Prior to the first quarter of 2003, there had been a general deceleration in motor vehicle manufacturing during the later half of 2002. Higher retail inventories and heightened uncertainty regarding the sustainability of demand in 2003 contributed to the sharp slowdown in manufacturing of motor vehicles in the fourth quarter of 2002. According to the latest release of new motor vehicle sales for March, sales declined 4.4% following large monthly fluctuations in February (+14.0%) and January (-14.6%).

Petroleum and coal record high shipments
Rising prices continued to push petroleum and coal product shipments to record levels. Shipments jumped 5.5% to $3.6 billion in March and are now up more than 25% since November.

Petroleum prices increased 1.8% in March, and have soared 20% during the first three months of 2003. The start of the war in Iraq coupled with a colder-than-normal winter in North America, contributed to international concerns for adequate supplies of petroleum products.

The paper and machinery industries also contributed to higher shipments in March. Paper shipments rose 3.0% to $2.8 billion. Manufacturers of machinery posted a 2.5% rise in shipments to $2.0 billion, the highest level since October. Decreases in shipments of wood products (-4.2%) and primary metals (-2.0%) partly offset some of the increase in total shipments in March.

Inventories continue to accumulate

Following a 0.8% gain in February, manufacturers’ inventories increased an additional 0.4% in March. Inventories stood at $63.7 billion, the highest level in 18 months. The trend for inventories has been positive for ten consecutive months.

Finished-product inventories increased 1.0% to $20.0 billion in March, just short of June 2001’s peak of $20.2 billion. The accumulation of finished-product inventories in recent months may be a sign of weakening demand, partly the result of ongoing economic uncertainty of Canada’s largest trading partner, the United States.

Raw material inventories also increased in March, up 0.5% to $27.8 billion. Manufacturers reduced goods-in-process inventories by 0.4% to $15.9 billion, the third decrease in four months.

The main contributors to March’s increase in inventories were the chemical products and wood products industries. Inventories of chemical products climbed 2.1% to $5.9 billion. In recent months, pharmaceutical and chemical fertilizer manufacturers have been increasing stock to meet product demand. Higher industrial prices for chemical and petroleum products also boosted the value of chemical inventories.

A gradual slowdown in construction of new housing, coupled with falling industrial prices, contributed to a build-up of wood product inventories in 2003. Inventories increased 2.1% to $4.6 billion, the highest level since October 2001.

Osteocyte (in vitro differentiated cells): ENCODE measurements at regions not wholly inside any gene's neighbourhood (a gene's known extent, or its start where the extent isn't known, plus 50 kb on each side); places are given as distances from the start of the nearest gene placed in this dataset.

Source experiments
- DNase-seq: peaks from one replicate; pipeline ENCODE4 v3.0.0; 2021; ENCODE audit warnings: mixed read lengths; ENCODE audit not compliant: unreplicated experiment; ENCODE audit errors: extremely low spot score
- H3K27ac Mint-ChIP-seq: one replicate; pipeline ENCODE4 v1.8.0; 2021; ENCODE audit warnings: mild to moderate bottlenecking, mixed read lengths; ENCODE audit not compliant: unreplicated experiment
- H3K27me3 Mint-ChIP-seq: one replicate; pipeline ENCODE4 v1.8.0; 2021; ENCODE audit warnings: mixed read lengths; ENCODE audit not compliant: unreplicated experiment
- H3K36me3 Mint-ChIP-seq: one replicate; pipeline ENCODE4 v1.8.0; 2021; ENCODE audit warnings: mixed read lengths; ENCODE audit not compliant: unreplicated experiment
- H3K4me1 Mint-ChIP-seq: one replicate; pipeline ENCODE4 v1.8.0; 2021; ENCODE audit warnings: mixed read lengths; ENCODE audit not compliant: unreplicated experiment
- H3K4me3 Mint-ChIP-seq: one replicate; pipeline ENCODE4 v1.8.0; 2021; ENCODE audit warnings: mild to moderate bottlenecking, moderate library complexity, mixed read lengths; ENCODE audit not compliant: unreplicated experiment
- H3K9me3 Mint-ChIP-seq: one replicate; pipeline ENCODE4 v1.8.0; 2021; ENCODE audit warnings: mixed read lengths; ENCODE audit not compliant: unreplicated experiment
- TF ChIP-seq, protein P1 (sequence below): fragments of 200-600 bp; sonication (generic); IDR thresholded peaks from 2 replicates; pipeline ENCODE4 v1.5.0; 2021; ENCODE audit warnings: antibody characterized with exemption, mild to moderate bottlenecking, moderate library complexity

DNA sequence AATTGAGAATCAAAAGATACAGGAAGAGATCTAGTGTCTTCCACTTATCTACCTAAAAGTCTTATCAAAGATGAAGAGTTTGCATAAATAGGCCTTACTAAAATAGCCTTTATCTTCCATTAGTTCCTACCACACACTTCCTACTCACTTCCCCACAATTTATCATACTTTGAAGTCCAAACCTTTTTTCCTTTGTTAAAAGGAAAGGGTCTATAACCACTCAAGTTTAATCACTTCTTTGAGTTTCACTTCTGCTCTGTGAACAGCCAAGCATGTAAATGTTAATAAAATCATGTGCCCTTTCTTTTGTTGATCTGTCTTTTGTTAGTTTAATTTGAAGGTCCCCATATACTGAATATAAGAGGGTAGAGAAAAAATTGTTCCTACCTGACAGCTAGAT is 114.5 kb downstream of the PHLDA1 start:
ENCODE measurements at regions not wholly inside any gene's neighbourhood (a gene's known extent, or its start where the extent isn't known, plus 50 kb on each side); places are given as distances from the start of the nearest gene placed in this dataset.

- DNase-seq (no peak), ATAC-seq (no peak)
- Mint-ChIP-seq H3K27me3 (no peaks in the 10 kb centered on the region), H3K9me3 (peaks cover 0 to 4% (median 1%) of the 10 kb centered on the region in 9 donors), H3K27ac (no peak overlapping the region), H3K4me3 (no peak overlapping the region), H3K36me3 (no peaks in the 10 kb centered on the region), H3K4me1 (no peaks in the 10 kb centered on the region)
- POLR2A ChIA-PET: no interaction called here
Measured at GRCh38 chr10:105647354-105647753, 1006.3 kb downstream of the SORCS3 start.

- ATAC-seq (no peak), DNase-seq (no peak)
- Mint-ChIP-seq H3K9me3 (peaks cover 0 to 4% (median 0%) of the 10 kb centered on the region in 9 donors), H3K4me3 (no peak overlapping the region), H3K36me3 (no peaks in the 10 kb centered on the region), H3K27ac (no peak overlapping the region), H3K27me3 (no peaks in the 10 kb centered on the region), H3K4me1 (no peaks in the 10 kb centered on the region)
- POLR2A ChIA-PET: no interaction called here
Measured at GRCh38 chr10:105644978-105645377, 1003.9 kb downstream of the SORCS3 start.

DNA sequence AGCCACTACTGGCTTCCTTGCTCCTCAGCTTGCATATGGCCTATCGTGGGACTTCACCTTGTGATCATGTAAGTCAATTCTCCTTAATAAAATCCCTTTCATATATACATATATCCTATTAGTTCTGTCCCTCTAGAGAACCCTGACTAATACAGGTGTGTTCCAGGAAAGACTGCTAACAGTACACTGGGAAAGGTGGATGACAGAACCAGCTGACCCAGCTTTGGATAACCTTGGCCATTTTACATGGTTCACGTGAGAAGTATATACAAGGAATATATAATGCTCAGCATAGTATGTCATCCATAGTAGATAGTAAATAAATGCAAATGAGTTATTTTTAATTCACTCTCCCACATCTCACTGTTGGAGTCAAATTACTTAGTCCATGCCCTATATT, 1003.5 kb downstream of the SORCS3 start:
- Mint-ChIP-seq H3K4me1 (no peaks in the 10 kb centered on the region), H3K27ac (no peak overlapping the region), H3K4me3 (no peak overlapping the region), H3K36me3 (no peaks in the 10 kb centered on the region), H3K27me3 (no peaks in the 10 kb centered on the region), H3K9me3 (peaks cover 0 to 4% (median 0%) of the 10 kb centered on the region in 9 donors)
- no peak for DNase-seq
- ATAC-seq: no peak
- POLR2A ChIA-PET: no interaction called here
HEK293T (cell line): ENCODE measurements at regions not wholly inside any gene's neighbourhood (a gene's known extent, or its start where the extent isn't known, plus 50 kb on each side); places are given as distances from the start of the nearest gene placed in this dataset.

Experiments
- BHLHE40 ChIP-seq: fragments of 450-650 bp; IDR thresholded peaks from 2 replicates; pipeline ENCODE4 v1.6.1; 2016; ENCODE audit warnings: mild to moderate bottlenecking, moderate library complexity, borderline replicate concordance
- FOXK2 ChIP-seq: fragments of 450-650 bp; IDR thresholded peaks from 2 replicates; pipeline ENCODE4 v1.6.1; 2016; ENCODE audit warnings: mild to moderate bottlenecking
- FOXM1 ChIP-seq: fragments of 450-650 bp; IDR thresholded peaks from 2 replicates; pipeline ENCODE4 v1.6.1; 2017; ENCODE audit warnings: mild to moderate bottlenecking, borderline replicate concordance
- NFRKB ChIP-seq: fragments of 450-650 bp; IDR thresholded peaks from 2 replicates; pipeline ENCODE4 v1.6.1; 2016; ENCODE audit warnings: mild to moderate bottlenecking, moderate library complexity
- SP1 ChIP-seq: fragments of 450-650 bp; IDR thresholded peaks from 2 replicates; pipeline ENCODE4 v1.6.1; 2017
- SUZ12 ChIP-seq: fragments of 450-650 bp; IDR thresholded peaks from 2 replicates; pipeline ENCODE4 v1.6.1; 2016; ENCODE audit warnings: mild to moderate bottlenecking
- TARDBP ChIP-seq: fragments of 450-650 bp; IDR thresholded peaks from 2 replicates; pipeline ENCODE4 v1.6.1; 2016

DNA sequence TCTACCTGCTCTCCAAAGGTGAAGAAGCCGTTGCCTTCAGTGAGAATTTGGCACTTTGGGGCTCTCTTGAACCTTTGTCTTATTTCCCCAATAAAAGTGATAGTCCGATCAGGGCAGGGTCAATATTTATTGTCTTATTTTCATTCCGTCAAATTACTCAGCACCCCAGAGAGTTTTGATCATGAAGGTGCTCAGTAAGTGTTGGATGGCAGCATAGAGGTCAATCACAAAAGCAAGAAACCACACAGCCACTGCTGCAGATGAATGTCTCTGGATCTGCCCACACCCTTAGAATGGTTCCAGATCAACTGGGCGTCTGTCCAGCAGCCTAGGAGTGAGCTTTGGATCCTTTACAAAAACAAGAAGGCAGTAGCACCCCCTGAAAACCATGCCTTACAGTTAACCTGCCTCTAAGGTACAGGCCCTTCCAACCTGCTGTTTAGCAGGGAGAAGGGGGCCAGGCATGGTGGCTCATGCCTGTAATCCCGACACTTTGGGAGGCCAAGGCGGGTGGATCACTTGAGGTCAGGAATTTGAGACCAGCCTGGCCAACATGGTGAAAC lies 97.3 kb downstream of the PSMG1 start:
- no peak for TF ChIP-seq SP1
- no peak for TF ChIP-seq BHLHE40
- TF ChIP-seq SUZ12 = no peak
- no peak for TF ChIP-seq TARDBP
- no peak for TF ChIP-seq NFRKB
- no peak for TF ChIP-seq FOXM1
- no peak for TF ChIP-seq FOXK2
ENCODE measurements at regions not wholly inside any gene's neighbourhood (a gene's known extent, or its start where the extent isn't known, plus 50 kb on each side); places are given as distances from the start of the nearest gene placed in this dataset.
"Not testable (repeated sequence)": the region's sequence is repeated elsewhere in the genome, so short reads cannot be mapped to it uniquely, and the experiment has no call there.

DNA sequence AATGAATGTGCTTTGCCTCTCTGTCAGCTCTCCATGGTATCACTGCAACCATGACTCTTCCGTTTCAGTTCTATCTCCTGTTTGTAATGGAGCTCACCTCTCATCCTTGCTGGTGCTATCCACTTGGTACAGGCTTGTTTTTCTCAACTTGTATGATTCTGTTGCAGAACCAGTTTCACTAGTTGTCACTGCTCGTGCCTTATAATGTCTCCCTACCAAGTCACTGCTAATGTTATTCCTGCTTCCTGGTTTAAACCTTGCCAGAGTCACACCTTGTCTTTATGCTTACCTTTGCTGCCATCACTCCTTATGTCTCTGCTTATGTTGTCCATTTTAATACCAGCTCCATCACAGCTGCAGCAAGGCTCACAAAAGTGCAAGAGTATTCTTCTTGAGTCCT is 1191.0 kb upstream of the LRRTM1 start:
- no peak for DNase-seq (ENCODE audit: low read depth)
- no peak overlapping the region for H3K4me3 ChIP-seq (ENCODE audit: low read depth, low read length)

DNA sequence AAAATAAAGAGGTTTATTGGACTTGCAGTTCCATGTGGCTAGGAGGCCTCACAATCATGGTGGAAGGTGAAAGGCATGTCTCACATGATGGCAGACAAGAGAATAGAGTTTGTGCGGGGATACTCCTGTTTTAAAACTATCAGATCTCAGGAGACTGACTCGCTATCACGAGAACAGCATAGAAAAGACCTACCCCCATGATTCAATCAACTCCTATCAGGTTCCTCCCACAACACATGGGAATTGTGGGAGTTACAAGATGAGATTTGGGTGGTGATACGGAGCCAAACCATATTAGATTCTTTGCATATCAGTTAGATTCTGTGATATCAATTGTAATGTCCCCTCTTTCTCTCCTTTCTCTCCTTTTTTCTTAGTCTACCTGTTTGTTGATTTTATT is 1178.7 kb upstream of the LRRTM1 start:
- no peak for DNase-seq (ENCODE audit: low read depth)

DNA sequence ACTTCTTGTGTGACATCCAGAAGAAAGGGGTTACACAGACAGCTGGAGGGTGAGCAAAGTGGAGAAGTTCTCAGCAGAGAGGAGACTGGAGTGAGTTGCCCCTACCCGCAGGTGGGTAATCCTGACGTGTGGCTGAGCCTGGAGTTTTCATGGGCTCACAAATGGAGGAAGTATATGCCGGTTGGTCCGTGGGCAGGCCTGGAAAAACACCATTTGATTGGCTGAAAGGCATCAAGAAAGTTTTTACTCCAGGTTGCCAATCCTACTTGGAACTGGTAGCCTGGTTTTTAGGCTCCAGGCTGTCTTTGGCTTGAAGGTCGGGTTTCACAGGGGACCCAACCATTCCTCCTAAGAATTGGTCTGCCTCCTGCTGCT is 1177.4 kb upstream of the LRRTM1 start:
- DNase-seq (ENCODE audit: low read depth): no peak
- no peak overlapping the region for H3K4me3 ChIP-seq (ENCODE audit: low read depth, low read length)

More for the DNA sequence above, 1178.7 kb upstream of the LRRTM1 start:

The inventory-to-shipment ratio settled back to 1.43 in March from 1.44 in February. March’s increase in shipments outpaced the 0.4% rise in inventories, contributing to the lower ratio.

The finished-product inventory-to-shipment ratio remained stable at 0.45 in March, the result of comparable increases in both shipments and finished-product inventories. The ratio is a measure of the time that would be required in order to exhaust finished-product inventories if shipments were to remain at their current level.

Orders on the books

In March, Canadian manufacturers reported the seventh consecutive decline in unfilled orders. Orders decreased 0.4% to $42.9 billion, the lowest level since January 1999. Ongoing weakness in the global aviation sector was partly responsible for the decline. Excluding the aerospace products and parts industry, unfilled orders improved by 0.7% in March.

Manufacturers of aerospace products and parts reported a 2.5% drop
in orders to $13.8 billion, the lowest level in more than four years. The threat of terrorism, the war in Iraq and a significant downturn in business travel have all contributed to the persistent slump in the aerospace products and parts industry.

Unfilled orders increased in the machinery (+6.5%) and the plastics and rubber products industries (+10.0), partly offsetting the overall decrease in March.

In March, new orders rose to their highest level since August 2002. Manufacturers reported $44.5 billion worth of new orders on their books in March, up 1.6% from February. Motor vehicles, computers and plastic and rubber products industries were the top contributors.

The March 2003 issue of the Monthly Survey of Manufacturing (31-001-XIE, $15/$147) will be available soon. For general information or to order data, contact the dissemination officer (1-866-873-8789; 613-951-9497; fax: 613-951-9499; manufact@statcan.ca). To enquire about the concepts, methods or data quality of the release, contact Russell Kowaluk (613-951-0600; kowarus@statcan.ca), Manufacturing, Construction and Energy Division.